We can read about pedestrian crossings in Star Tribune editorials and letters to the editor, and even the Minnesota Driver’s Manual, yet remain ignorant of an essential law for pedestrian safety. It reads: “When any vehicle is stopped at a marked crosswalk or at an intersection with no marked crosswalk to permit a pedestrian to cross the roadway, the driver of any other vehicle approaching from the rear shall not overtake and pass the stopped vehicle.”
Yes, drivers must stop not only for pedestrians, but also for drivers stopped for pedestrians. Complicated? No. If you’re approaching a stopped car blocking your view of a crosswalk, don’t blindly zip by it. There might be pedestrians about to enter your lane.
Another misconception is that the law makes safe crossing entirely a driver responsibility. Pedestrians have responsibilities, too: “No pedestrian shall suddenly leave a curb or other place of safety and walk or run into the path of a vehicle which is so close that it is impossible for the driver to yield.” “A place of safety” is any place you won’t be hit, which includes in a traffic lane with cars stopped for you. You can’t enter the next lane without assuring that doing so is safe.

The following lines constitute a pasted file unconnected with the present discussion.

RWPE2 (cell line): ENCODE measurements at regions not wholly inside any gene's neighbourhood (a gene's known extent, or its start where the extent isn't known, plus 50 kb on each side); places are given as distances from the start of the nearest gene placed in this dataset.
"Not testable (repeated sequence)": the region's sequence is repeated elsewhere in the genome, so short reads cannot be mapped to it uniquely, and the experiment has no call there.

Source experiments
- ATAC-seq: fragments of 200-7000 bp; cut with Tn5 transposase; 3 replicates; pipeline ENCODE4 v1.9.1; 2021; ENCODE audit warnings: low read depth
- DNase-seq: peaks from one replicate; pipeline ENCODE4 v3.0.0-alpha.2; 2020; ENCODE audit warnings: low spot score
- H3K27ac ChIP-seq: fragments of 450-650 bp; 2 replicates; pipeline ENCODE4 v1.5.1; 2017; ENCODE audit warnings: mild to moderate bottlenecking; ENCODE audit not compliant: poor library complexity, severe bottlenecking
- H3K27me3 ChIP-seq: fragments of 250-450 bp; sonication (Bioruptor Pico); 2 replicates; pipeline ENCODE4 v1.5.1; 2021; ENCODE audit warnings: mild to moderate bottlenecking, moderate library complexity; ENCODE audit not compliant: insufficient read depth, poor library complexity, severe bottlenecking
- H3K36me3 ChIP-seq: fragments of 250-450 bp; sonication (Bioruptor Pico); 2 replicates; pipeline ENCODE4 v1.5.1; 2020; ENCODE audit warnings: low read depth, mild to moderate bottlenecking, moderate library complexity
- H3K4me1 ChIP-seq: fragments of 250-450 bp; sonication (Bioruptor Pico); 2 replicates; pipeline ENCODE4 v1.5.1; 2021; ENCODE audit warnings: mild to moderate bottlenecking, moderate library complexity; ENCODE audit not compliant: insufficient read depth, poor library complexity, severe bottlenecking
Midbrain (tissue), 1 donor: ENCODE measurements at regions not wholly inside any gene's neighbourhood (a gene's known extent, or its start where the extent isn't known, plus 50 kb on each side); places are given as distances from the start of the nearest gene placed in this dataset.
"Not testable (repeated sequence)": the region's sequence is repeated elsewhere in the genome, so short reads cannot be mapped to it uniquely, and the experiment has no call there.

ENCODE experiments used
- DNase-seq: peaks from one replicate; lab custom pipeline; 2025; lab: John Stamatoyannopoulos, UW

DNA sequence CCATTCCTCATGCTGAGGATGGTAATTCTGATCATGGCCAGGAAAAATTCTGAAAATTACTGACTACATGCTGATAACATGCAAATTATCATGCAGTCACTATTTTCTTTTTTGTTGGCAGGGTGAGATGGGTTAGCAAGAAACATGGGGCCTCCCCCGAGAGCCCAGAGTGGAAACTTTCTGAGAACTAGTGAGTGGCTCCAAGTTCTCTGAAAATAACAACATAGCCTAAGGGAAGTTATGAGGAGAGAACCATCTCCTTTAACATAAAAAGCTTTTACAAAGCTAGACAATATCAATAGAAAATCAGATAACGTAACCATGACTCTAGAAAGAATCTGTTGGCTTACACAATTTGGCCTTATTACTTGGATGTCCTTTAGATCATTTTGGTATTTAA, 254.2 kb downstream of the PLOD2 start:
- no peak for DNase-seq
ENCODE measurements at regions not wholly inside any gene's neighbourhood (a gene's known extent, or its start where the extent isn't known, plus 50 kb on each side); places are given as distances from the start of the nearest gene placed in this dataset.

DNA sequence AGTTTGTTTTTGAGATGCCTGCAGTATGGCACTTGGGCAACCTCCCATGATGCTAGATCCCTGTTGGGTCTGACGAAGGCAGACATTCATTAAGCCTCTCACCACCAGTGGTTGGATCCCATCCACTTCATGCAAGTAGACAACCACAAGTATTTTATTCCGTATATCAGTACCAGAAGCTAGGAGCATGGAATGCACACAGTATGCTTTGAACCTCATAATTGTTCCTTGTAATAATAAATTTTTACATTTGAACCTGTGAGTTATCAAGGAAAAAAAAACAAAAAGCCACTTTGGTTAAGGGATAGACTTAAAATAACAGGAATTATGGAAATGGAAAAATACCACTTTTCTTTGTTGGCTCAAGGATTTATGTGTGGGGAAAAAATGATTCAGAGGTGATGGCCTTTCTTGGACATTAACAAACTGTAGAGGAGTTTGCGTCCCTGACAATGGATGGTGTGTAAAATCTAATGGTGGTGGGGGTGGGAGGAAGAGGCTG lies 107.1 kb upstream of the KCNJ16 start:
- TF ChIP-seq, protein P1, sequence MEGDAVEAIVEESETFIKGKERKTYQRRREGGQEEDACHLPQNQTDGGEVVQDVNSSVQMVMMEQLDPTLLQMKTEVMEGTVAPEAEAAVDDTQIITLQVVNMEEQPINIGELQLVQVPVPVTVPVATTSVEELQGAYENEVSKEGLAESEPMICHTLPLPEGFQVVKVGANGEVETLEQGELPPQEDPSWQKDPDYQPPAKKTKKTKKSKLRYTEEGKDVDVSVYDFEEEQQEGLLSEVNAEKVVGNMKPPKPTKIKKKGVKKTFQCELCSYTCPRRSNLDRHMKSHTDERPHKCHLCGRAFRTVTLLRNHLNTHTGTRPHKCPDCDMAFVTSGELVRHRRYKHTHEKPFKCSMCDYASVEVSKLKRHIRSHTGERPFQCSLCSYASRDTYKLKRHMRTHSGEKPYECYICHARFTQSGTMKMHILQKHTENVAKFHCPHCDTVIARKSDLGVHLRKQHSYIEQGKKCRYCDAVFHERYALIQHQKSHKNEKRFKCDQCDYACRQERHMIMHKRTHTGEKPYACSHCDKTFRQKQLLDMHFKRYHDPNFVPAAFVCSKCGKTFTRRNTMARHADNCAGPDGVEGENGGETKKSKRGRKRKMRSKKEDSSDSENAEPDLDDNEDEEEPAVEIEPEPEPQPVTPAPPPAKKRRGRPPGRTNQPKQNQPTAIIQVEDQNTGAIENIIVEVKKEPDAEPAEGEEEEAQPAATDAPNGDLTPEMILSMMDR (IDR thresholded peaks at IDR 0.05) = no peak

A better known (but not universally so) part of the crossing law is that it doesn’t kick in until the pedestrian is in the crosswalk. Standing on the curb doesn’t require drivers to stop. The law applies only to “a pedestrian crossing the roadway within a … crosswalk.” Note that the law may not include someone standing in a crosswalk who isn’t crossing the street. If you want traffic to stop for you, be serious about crossing, be visible and be clear about your intensions.
Enforcement is essential, and it should include pedestrians who don’t comply with the pedestrian law. Traffic safety is based on everyone cooperating, behaving responsibly, knowing the laws they are required to know and recognizing that all of us have the right to use the streets.
John Kaplan lives in St. Paul.